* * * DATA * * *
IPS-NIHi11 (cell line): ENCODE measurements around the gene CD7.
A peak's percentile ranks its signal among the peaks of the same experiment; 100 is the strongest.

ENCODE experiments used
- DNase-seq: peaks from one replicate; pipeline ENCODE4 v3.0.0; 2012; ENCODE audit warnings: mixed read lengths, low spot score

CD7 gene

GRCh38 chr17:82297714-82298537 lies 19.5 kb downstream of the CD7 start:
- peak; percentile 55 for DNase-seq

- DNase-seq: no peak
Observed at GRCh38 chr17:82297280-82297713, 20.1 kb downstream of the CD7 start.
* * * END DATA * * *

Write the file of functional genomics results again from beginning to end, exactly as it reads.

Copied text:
IPS-NIHi11 (cell line): ENCODE measurements around the gene CD7.
A peak's percentile ranks its signal among the peaks of the same experiment; 100 is the strongest.

ENCODE experiments used
- DNase-seq: peaks from one replicate; pipeline ENCODE4 v3.0.0; 2012; ENCODE audit warnings: mixed read lengths, low spot score

CD7 gene

GRCh38 chr17:82297714-82298537 lies 19.5 kb downstream of the CD7 start:
- peak; percentile 55 for DNase-seq

- DNase-seq: no peak
Observed at GRCh38 chr17:82297280-82297713, 20.1 kb downstream of the CD7 start.